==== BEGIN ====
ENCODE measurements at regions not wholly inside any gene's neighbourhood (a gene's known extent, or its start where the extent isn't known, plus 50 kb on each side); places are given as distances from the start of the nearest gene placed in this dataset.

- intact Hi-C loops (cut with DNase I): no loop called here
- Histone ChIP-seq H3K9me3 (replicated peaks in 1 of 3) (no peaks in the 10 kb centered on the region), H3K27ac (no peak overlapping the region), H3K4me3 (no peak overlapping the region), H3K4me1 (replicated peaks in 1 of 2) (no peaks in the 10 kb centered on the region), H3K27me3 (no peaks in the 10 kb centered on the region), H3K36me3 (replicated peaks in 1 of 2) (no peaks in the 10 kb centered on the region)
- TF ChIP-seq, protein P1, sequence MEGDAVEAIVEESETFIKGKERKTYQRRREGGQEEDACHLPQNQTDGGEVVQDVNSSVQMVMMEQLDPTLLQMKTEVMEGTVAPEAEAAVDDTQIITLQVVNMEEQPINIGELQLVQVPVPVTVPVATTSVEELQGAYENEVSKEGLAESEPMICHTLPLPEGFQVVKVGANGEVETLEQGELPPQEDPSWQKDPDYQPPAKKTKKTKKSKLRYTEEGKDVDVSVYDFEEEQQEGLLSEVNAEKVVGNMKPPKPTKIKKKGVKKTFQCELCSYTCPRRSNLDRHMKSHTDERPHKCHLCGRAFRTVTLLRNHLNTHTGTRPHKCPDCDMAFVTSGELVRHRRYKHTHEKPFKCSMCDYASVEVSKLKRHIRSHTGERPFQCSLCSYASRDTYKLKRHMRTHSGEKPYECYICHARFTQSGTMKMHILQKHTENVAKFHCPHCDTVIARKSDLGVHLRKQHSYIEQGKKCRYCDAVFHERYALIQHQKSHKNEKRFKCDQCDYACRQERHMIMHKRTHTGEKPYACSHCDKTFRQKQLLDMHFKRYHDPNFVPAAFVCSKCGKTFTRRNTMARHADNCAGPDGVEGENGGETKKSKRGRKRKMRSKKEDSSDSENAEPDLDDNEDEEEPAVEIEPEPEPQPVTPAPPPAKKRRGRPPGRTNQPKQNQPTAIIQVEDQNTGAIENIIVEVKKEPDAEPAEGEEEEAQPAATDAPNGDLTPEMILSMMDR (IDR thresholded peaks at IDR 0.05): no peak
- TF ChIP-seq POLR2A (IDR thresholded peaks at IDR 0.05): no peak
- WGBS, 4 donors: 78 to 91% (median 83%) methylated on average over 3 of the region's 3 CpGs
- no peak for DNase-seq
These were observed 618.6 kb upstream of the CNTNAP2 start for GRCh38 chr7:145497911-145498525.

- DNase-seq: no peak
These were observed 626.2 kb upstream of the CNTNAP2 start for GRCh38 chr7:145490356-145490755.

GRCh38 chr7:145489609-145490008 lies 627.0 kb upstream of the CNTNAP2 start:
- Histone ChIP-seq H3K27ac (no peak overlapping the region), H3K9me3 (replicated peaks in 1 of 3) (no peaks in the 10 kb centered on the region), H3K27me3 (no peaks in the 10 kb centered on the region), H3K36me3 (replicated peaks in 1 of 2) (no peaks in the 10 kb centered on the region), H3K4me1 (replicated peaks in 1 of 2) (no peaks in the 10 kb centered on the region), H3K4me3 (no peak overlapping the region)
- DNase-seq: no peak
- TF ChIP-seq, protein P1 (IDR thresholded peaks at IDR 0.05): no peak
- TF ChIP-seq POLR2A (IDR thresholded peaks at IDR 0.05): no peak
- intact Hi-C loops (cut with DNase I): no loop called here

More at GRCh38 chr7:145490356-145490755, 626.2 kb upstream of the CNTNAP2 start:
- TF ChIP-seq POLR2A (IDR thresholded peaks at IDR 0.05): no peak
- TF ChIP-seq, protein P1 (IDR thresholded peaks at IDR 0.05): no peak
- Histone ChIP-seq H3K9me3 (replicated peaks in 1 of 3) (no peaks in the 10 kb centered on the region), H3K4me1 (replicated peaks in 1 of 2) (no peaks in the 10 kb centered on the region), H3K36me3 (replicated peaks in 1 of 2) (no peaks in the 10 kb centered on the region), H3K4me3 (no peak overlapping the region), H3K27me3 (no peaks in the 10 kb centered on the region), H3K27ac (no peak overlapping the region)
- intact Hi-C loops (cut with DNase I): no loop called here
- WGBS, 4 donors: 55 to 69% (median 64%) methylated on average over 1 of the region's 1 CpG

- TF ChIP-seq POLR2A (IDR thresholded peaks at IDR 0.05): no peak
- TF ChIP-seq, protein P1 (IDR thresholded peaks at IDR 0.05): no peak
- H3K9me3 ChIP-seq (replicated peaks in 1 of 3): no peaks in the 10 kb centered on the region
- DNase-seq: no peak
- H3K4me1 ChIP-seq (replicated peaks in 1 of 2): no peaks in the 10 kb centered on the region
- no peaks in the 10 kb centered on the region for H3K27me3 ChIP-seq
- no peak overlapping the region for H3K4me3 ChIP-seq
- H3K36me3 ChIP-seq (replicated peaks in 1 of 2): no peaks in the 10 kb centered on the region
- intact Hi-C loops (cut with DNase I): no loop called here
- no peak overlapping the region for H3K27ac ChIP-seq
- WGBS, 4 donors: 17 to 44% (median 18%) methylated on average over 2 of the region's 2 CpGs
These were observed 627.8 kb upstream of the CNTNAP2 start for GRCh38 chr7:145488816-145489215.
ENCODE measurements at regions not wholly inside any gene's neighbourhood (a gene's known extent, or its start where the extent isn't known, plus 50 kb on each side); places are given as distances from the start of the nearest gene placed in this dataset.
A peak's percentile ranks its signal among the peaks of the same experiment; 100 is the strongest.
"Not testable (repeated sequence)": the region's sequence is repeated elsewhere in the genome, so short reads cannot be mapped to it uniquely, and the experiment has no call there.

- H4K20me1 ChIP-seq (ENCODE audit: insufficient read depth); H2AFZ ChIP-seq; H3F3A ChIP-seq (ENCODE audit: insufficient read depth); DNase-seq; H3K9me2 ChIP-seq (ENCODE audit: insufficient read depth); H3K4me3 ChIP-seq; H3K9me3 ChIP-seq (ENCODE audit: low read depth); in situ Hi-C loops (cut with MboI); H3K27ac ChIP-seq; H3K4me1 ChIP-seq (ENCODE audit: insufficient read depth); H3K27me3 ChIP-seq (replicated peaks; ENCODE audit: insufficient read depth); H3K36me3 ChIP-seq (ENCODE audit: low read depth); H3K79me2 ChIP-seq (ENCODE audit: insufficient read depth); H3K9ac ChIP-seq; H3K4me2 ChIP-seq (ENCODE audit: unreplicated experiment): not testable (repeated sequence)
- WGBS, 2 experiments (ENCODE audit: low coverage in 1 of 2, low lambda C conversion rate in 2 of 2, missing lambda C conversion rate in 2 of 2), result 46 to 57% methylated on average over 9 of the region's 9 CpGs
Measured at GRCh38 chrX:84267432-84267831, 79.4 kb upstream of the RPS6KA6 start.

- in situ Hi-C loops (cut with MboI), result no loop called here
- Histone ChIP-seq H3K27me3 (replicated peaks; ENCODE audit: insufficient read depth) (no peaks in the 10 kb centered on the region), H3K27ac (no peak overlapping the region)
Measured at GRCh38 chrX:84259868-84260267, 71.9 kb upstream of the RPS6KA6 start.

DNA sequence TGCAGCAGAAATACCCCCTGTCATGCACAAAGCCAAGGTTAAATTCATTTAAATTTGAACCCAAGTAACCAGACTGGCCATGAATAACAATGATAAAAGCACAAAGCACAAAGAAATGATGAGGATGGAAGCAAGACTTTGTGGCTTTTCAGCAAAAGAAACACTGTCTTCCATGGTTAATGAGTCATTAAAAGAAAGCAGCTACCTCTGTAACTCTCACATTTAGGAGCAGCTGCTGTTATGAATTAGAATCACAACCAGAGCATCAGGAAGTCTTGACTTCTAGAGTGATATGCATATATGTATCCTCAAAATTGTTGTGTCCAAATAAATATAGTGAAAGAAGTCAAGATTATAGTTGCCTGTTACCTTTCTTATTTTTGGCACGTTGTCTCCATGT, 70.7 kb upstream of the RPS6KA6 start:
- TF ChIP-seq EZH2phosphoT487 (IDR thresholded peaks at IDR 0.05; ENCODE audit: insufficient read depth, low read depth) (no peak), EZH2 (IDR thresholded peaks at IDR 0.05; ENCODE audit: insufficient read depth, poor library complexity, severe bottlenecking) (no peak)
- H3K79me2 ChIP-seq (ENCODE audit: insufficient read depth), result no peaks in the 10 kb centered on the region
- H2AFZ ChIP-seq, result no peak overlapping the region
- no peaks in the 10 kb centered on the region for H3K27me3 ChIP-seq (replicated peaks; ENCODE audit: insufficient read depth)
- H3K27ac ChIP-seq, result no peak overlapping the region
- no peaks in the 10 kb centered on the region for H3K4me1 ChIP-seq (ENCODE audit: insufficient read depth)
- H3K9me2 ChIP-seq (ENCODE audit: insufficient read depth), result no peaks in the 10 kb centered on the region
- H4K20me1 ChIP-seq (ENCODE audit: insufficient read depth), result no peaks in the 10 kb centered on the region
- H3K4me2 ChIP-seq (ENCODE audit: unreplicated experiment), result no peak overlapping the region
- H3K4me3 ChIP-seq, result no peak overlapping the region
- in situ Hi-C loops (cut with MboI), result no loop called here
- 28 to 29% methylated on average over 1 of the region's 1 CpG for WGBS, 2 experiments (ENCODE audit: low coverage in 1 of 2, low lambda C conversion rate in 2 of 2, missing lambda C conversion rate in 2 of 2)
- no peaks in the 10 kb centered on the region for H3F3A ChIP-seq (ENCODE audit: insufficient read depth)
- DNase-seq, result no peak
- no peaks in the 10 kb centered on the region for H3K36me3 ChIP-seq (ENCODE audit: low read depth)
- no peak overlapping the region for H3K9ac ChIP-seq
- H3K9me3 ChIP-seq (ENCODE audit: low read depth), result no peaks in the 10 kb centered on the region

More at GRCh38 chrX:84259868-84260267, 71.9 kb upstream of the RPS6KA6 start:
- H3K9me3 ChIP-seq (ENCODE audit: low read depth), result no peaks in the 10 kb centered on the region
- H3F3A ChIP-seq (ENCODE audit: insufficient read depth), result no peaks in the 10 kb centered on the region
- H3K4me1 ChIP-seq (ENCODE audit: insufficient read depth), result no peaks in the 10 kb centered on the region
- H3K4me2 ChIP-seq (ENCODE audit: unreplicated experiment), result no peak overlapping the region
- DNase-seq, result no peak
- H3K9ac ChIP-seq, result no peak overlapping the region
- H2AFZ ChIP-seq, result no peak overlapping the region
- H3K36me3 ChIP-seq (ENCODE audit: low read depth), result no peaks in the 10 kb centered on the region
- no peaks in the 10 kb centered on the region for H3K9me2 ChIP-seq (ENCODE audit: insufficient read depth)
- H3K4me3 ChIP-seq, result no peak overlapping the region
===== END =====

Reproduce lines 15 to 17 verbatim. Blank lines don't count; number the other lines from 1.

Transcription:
- TF ChIP-seq POLR2A (IDR thresholded peaks at IDR 0.05): no peak
- intact Hi-C loops (cut with DNase I): no loop called here

More at GRCh38 chr7:145490356-145490755, 626.2 kb upstream of the CNTNAP2 start: